I am an early morning person rather than a night owl as a rule, so my second day in New Orleans started with a 7 am visit to the famous Cafe du Monde for their beignets and cafe au lait. As I turned from Canal St. onto Decatur, I noticed some interesting architectural features--gas lanterns lit with actual flame outside hotels and restaurants, and drainpipes that looked like something out of Lovecraft's story about Innsmouth.
At the cafe I noticed that most of the waitstaff was Asian, and some of them didn't speak much English (or French). Beignets are the only thing you can order, and they give you a plate with 3 of them, absolutely smothered in powdered sugar. Beignets are often defined as "French doughnuts". They are not circular with a hole in the middle; they look more like puff pastry, and they are delicious. I contemplated getting beignet mix to bring home, but I notice that they need to be deep fried. Not having a deep-frier, and not really inclined to buy one, I think such an experiment with frying in my kitchen would be nothing short of disaster. The cafe au lait is made with their special coffee, which is blended with chicory. I already like chicory-based coffee drinks, and you need to like strong coffee to like this.
I wandered out to the "Moonwalk" (their name for the walkway along the river) to see about catching a ship over to the "Fly", about 3 miles outside the Garden District. However, there was no sign that there were going to be any ships until afternoon, so I opted to walk around town a bit more and take a cruise on the last Mississippi steamboat, the Natchez. The French Quarter Festival was going to begin on the following evening, and there were lots of golf carts whizzing up and down the Moonwalk by the Aquarium, and lots of ringing of hammers and tools as stage sets and booths were being put together.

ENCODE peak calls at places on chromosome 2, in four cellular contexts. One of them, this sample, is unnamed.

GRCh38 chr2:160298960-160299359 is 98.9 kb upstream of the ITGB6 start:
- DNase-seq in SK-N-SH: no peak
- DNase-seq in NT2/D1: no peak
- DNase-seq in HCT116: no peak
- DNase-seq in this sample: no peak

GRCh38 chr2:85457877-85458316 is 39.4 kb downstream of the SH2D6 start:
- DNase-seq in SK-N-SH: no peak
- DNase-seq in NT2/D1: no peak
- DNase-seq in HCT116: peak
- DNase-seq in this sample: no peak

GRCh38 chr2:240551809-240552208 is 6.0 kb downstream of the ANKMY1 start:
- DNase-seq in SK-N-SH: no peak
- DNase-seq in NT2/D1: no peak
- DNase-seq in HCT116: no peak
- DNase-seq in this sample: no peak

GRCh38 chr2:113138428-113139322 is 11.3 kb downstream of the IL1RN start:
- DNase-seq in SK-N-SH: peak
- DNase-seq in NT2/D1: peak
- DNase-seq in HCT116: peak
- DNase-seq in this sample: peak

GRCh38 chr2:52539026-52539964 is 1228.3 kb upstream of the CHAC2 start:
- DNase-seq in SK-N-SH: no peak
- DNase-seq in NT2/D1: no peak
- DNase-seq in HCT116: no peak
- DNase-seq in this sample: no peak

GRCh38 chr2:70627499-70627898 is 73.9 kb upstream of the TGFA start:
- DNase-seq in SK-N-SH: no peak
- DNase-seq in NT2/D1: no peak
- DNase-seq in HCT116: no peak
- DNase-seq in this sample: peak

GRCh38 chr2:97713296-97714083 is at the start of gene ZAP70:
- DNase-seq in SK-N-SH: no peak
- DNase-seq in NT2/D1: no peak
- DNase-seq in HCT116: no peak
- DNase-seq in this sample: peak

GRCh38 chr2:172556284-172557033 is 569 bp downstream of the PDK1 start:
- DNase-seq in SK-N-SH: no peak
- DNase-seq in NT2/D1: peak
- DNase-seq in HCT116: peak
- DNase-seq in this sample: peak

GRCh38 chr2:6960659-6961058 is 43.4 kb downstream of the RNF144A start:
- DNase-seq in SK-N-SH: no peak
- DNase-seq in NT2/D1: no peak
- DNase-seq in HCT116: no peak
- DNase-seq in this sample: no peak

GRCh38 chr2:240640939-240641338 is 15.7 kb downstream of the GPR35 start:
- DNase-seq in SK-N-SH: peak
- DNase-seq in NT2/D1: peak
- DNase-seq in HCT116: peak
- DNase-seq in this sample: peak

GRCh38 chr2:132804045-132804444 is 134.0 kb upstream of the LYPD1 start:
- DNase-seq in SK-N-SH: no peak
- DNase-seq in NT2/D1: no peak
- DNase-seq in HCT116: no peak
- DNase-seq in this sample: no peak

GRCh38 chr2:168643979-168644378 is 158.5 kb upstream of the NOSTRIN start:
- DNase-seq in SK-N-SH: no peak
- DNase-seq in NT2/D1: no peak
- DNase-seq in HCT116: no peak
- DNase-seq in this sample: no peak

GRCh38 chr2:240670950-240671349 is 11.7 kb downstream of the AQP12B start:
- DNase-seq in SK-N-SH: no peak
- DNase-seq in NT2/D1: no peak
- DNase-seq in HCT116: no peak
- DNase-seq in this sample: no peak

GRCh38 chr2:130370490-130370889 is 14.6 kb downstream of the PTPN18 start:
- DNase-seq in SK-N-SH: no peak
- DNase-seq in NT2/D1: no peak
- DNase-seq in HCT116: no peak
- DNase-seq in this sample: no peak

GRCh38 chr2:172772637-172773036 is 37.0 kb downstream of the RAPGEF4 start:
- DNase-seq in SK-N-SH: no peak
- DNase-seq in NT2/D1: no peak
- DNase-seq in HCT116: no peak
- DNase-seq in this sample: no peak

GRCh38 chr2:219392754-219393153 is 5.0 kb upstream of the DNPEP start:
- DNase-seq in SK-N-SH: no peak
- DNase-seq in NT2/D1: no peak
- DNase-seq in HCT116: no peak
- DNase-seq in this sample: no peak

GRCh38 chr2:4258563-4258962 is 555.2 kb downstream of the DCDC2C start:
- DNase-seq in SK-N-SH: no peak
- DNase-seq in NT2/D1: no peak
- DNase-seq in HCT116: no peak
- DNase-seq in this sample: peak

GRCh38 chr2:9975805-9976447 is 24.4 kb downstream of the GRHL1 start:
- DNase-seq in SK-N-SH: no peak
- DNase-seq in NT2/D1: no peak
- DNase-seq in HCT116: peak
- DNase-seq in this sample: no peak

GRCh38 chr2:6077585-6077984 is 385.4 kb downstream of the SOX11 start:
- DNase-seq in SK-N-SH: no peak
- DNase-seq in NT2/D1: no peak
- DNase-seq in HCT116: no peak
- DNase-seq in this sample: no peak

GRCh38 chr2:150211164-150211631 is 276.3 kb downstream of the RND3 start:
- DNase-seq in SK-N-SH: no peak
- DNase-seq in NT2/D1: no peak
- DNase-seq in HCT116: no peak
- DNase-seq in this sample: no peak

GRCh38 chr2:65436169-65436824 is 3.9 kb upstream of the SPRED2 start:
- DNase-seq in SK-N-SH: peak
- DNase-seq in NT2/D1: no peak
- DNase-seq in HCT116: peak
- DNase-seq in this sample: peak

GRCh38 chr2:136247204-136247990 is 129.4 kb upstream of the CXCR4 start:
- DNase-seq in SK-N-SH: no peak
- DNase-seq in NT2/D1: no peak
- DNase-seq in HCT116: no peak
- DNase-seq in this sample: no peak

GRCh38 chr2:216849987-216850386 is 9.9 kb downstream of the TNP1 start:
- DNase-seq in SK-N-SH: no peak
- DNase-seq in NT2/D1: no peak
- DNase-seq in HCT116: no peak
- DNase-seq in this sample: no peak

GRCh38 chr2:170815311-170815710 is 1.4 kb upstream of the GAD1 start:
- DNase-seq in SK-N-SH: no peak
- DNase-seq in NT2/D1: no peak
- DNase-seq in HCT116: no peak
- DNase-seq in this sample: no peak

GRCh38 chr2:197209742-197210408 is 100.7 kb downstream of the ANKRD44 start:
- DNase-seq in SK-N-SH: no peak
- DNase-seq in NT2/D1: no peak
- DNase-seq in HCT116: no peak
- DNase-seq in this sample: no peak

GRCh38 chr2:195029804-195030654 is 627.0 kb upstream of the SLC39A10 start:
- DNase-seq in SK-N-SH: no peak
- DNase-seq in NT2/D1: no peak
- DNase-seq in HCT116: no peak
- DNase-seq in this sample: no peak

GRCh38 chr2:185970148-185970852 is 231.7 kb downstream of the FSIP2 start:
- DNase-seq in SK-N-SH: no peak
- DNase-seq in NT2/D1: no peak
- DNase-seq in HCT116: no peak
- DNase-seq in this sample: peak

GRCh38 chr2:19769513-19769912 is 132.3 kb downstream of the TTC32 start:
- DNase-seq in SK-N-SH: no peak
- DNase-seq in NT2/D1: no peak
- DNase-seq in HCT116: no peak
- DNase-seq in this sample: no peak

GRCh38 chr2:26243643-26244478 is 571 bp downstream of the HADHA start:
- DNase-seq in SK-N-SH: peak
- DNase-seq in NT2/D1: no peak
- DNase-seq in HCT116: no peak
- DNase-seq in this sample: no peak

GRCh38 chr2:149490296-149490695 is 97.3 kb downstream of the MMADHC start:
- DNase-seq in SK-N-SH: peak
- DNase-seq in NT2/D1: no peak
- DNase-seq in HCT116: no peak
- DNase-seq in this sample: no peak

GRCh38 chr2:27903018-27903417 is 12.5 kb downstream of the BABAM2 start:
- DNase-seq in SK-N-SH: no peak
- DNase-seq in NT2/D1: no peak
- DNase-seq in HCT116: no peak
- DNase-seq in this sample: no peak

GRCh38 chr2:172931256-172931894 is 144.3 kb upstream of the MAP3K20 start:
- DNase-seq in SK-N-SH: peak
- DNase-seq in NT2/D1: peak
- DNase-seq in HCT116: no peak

Around 11:00 I boarded the Natchez with lots of other people, got myself a glass of red wine and settled in at a table on the top deck, enjoying the breeze off the river. The cruise was about 2 hours. That section of the Mississippi does not have a whole lot to see--oil and sugar refineries, the distant site of the monument of the Battle of New Orleans, a couple of plantations, and lots of other boats. They did allow us to visit the steam engine room (and this is truly the last steamboat in New Orleans, others just have a wheel stuck on the back of a regular boat), but I didn't go down. I didn't care much about the scenery, I just liked being out on the water. You did get a spectacular view of the New Orleans skyline, and the Jackson Square area. While sitting on deck, I had a chat with a woman who was in a tour group. She lived in Phoenix, but was originally from Scotland. She told me she used to live in New York State, and when visiting family there she would routinely take the train to Toronto and fly out of there to Phoenix just to avoid Newark. "I don't miss Newark Airport at all," she said. It's hard to blame her.
After the cruise, I headed over to the Marigny section of New Orleans for lunch. My friend had told me about a great restaurant there with reasonable prices, and I remembered finding their menu appealing. I headed down the other end of Decatur Street towards Frenchmen Street. I couldn't exactly remember the name, but I had a feeling I'd know it if I saw it. As I passed the French Market and headed towards Esplanade Ave., a couple of young skate rats were sitting on the curb. One called out to me, "Hey there, you've got a nice ass!" I turned around and shouted back "thank you!" and we both started laughing. I got a lot of compliments, most of them not quite so blatant, as I walked through the city over the three days. Sometimes I find these remarks to be creepy, but I can't say that was the case in New Orleans. They felt like genuine compliments, and that's how they were taken.